• A new Arab-oriented party – called New Horizon – registered with the Justice Ministry in mid-December as a centrist Arab party that counters the more radical Joint Arab List Party’s platform. Nazareth resident Salman Abu Ahmad, the party’s founder, said that New Horizon’s Knesset list will include Arab Israelis from around the country. Arab citizens comprise some 20% of Israel’s population. The Joint Arab List won 13 seats in the 2015 election and, while New Horizon seeks to have a wider appeal, Abu Ahmad did not rule out joining it if New Horizon is elected to the Knesset.
  • Meanwhile, Ahmad Tibi, chairman of the Ta’al party, one of the four parties making up the Joint Arab List, asked the Knesset to authorise his party’s split from the Joint Arab List (JAL) after his request to head the JAL was rejected.
  • On January 1, the opposition Zionist Union (HaMahaneh HaZiyoni) faction split as Avi Gabbay, head of the Labor Party, dismantled his party’s partnership with Tzipi Livni and her Hatnua (“The Movement”) party, publicly and without prior notice, on live television. Hundreds of Labor Party members have quit the party to protest Gabbay’s conduct. Labor has some 60,000 registered members, more than 4,000 of whom joined since the early election was called.
  • Livni has subsequently refused to rule out joining a future coalition headed by Prime Minister Benjamin Netanyahu. However, it is unclear if her Hatnua party can gain enough votes to return to the Knesset on its own.
  • On January 8, United Torah Judaism (UTJ) party head Yaakov Litzman requested the Knesset House Committee to split the Degel HaTorah and Agudat Yisrael parties that make up the UTJ. However, Litzman has denied this request will lead to Degel HaTorah and Agudat Yisrael running separately in the upcoming election.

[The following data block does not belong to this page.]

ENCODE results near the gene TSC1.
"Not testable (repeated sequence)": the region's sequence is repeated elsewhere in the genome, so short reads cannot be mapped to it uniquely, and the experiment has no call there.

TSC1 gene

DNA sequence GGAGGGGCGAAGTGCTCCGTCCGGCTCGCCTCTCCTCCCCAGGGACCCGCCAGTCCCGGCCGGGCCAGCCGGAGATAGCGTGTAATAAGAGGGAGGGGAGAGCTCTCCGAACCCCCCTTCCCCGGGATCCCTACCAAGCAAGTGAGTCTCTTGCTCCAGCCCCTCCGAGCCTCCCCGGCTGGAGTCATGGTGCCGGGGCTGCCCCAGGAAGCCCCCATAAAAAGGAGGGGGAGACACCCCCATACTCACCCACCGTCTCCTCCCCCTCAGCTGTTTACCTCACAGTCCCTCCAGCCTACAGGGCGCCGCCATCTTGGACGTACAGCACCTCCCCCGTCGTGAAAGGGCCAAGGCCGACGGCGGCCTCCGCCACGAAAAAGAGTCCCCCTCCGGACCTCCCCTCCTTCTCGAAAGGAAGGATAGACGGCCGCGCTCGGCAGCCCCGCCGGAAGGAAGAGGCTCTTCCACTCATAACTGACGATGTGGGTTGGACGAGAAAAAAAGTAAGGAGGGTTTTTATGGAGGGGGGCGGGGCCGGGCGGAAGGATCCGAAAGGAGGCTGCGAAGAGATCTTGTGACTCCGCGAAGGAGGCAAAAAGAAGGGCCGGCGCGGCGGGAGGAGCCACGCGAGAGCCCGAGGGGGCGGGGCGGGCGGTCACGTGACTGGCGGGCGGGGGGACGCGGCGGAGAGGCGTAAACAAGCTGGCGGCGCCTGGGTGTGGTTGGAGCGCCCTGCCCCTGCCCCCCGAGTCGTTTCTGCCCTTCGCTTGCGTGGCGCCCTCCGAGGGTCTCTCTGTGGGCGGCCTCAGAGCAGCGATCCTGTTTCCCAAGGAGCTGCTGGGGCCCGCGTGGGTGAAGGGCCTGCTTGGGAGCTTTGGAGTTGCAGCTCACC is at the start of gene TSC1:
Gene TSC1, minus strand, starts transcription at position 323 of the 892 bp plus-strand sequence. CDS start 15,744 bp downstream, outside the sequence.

• On January 7, Prime Minister Netanyahu announced on Twitter that he would make a “dramatic announcement” on live television that evening. He  used the television appearance to denounce the “nonstop pressure on the attorney general to indict me” and claim the charges against him “demand a confrontation with the State’s witnesses” against him in alleged corruption charges. While some supporters were sympathetic, most Israelis felt that the announcement was not in fact “dramatic” and most of the media was critical of the way the speech was billed. Israel’s Attorney General, Avichai Mandelblit, has said he will announce his decision whether or not to indict Prime Minister Netanyahu before elections are held.
  • Two small political parties – Eretz Hadasha (New Land) and the Yashar (Direct) party – even submitted complaints to the Central Elections Committee asserting that Netanyahu’s remarks violated campaign laws.
  • On January 7, Nadav Argaman – the head of Israel’s Shin Bet internal security service –  reportedly warned at a conference in Tel Aviv that he was “one hundred percent” certain that a specific foreign country “will intervene in the upcoming elections” in Israel – adding “I know what I’m talking about.” On January 8, State Comptroller Joseph Shapira stated that he would review the effectiveness of the protection of systems by election authorities and political parties from hacking or social media manipulation. While Russia was not publicly named, on January 9, the Russian presidential spokesman Dmitry Peskov said that Moscow does not intend to interfere with the elections in any other country. “It is out of the question,” Peskov said. “Russia has never interfered in elections in any country and has no plans to do it in the future.”